Eddie

Lowell, MA

#14 Oct 24, 2010
Not one of the comments thus far is related to the material in the article. Get a life people.
the leslie experience

East Hampton, CT

#15 Oct 24, 2010
Franklin M wrote:
<quoted text>
Wrong again. I never said that any current staff should be elininated, only that a volunteer be used to keep track of the students location. There is absolutely nothing in my statement that suggests that any current professional should be eliminated or replaced.
There is nothing in my post that suggests that the number of staff should be reduced.
You made that assumption, and it is incorrect. If you don't have the integrity to acknowledge your mistake, perhaps you could simply go away.
When employing a "volunteer" that person must meet state standards and have the appropriate teaching credentials to qualify for taking care of an autistic student.
Please note that the system has red-lined the word, "elininated" in your last reply because the word is spelled incorrectly.
Steven Grimes

Windham, NH

#16 Oct 24, 2010
the leslie experience wrote:
<quoted text>
When employing a "volunteer" that person must meet state standards and have the appropriate teaching credentials to qualify for taking care of an autistic student.
Please note that the system has red-lined the word, "elininated" in your last reply because the word is spelled incorrectly.
No one ever said that the volunteers wouldn't have to meet certain standards, just like no one ever said that there would be staff eliminated.
And pointing out a typographical error?
A typographical error has no bearing on the actual response or the content of the comment. Your two gross misinterpretations of the comments made are the important errors here, and the fact that someone typed an "N" instead of an "M" isn't something you take the time to point unless you have no real argument to make.
Franklin's suggestion that a voluntarily staff member be assigned to monitor certain students for class credits instead of cash was a well thought out and valid strategy.
Your misinterpretation of how many staff would be present and the complete fantasy that they would somehow attain less than appropriate people for the job did nothing to help with the issue or the conversation.
People like you are why it is so difficult to get anything good accomplished.
Steven Grimes

Windham, NH

#17 Oct 24, 2010
Eddie wrote:
Not one of the comments thus far is related to the material in the article. Get a life people.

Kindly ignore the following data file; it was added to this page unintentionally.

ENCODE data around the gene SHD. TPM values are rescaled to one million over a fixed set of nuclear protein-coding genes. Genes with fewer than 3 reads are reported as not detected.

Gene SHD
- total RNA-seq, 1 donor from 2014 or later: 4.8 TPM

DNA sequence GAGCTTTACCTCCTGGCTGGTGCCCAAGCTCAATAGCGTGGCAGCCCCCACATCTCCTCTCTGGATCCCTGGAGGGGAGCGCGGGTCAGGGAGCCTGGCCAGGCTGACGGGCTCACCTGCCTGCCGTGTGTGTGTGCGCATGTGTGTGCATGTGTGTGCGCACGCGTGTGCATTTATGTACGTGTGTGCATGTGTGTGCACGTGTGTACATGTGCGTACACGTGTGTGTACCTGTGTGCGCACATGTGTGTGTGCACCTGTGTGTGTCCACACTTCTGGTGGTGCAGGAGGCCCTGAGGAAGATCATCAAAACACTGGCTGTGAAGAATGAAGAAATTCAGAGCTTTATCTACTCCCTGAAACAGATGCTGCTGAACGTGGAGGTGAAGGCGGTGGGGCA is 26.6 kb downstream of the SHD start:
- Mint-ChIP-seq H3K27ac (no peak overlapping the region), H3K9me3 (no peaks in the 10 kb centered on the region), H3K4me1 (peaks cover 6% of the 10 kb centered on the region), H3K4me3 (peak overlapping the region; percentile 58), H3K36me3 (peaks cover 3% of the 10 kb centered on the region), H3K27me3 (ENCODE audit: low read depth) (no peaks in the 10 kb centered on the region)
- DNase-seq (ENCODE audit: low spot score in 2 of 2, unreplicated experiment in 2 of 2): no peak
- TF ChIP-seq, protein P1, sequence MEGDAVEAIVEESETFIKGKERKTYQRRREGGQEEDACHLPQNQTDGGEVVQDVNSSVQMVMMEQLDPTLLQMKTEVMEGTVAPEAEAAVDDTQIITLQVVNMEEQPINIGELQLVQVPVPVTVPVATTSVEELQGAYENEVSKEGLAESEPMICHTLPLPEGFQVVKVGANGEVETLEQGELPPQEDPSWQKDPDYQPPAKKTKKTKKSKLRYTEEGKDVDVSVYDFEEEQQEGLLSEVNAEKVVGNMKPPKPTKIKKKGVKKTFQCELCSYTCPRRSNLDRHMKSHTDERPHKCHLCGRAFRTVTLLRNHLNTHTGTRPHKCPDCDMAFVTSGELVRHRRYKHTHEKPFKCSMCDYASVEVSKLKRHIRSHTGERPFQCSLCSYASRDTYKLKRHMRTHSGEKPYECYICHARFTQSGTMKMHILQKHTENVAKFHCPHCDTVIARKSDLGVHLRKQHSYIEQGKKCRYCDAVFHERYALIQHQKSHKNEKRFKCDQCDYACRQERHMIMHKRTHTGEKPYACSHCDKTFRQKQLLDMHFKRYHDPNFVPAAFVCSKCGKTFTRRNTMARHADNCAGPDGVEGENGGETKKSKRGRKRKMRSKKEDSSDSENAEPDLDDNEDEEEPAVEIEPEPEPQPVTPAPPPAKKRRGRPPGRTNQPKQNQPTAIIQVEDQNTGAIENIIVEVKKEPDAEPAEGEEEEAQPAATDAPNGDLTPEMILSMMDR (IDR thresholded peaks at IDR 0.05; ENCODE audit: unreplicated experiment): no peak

A hall monitor is not required. A valid conversation was initiated. The fact that the original header is unrelated has no bearing on the current exchange.
for steve and frankie

East Hampton, CT

#18 Oct 24, 2010
The article written by Robert Mills titled, "Parents want to school to act after autistic boy lost again." It's in the archives, so read it.

Steven Grimes and Franklin H take the position that labor intensive childcare-which autism involves-are provided by the schools for free. The fact is that volunteers are often unavailable or unreliable.

Since the writers insist that volunteers would solve the problem it is suggested that they contact the Lowell School Department and offer their services for FREE!
TOMMYBOY

San Antonio, TX

#19 Oct 25, 2010
Even a high school kid or anybody with a few hours a day to volunteer could be put in a classroom and keep a head count of 5-10-20 children,to keep one from wandering off.You don't need a degree to count to 20.
Steven Grimes

Windham, NH

#20 Oct 25, 2010
for steve and frankie wrote:
The article written by Robert Mills titled, "Parents want to school to act after autistic boy lost again." It's in the archives, so read it.
Steven Grimes and Franklin H take the position that labor intensive childcare-which autism involves-are provided by the schools for free. The fact is that volunteers are often unavailable or unreliable.
Since the writers insist that volunteers would solve the problem it is suggested that they contact the Lowell School Department and offer their services for FREE!
You people are like children.
If they initiated a program where people who were training for jobs in these fields could participate and earn credits there would be some good people available to assist. This would benefit the students and the trainees.
What's your next argument going to be, that additional staff would create parking issues at the schools?
Are there anymore non arguments?
And yes, if I was back in training to work with special needs children, I would jump on the chance to work for extra credit.
This conversation makes me feel like I'm at work, except the kids pick up on stuff faster than you people do.
Steven Grimes

Windham, NH

#21 Oct 25, 2010
"Steven Grimes and Franklin H take the position that labor intensive childcare-which autism involves-are provided by the schools for free."

We do? Where does it say, in either of our posts, that we think these services are free?
Your ENTIRE argument has been fabricated on things we did not say.
I have worked with special needs children, both mental and emotional based, and I am well aware of the costs related to the service.